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Gaelic in Fife
Fife has a long and rich history of Gaelic, predating the crowning of Malcolm Canmore (a corruption of Ceann mòr meaning chief), at Dunfermline Abbey, and lasting after the Fife Adventurers (a group of 12 men from Fife sent by James VI in an attempt to ‘civilise’ the Macleods of Lewis).
Gaelic in Fife is not widely known of but is well documented, with Fife being mentioned in the Book of Deer, the earliest surviving written Gaelic in Scotland. The vast majority of place names in Fife are Gaelic in origin, indicating not only how long Gaelic was spoken here but that it was the main language of the area for a substantial period of time.
Gaelic in Fife today
The 2011 census showed 87,000 people in Scotland having some Gaelic language skills, an increase on previous census returns. Current estimates would attribute 5% of all Gaelic speakers in Scotland currently living in Fife.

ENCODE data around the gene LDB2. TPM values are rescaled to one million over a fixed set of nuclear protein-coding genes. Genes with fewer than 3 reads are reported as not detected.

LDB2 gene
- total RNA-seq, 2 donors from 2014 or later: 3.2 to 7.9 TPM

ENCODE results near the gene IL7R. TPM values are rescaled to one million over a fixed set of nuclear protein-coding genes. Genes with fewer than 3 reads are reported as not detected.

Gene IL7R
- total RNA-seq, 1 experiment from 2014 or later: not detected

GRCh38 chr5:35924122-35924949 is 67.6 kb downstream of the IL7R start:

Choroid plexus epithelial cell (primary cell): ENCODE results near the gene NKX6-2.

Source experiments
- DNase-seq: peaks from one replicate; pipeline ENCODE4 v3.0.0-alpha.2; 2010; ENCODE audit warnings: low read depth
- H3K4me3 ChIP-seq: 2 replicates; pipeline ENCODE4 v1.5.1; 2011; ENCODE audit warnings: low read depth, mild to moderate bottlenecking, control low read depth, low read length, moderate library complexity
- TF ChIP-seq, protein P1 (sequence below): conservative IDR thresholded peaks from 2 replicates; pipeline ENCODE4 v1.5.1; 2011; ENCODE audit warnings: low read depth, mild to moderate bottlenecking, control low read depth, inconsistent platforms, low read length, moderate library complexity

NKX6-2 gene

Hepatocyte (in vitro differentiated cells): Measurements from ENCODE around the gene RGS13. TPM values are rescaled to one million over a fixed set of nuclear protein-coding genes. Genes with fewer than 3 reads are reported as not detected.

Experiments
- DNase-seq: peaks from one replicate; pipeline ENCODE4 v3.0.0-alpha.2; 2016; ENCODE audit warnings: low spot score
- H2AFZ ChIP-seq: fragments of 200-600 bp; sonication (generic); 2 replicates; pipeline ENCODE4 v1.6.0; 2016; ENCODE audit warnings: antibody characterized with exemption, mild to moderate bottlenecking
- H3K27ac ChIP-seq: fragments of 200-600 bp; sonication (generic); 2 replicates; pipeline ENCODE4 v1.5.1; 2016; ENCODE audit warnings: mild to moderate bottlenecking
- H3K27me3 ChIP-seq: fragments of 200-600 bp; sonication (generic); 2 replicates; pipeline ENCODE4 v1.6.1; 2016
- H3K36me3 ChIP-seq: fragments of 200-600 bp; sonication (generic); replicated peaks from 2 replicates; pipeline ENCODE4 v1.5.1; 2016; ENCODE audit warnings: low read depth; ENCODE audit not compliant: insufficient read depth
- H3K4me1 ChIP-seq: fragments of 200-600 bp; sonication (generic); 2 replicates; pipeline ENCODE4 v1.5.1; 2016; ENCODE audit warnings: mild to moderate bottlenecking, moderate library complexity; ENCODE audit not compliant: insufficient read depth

It is worth noting that Gaelic speakers living in the rest of the UK are not recorded.
Gaelic Language Plan
The Gaelic Plan for Fife 2019-2024 sets out Fife Council's commitment to supporting Gaelic development and equity of language in line with the Gaelic Language (Scotland) Act 2005.
Gaelic development in Fife is a community-led affair with a range of groups and service providers coming together to create a sustainable network of events, activities and opportunities for our Gaelic community and those looking to learn.
Examples of opportunities regularly taking place across Fife include:
In some areas, such as, Galloway, Fife and Aberdeenshire - the landscape is still one named by Gaelic speakers.
Mouth of Water
Mouth of the Keithing Burn
Headland of Fife
The town was first called Muckross (boar-wood), then Kilrymont (church on the royal mount), then Kilrule (church of St Regulus) and finally St Andrews after the church of St Andrews
Beagan Gàidhlig/ Wee bit Gaelic
How are you?
Ciamar a tha thu?
Tha gu math
Tha mi sgith
Na gabh dragh
na gav drugh
|*Phonetics are a suggestion only and largely depends on your own accent.|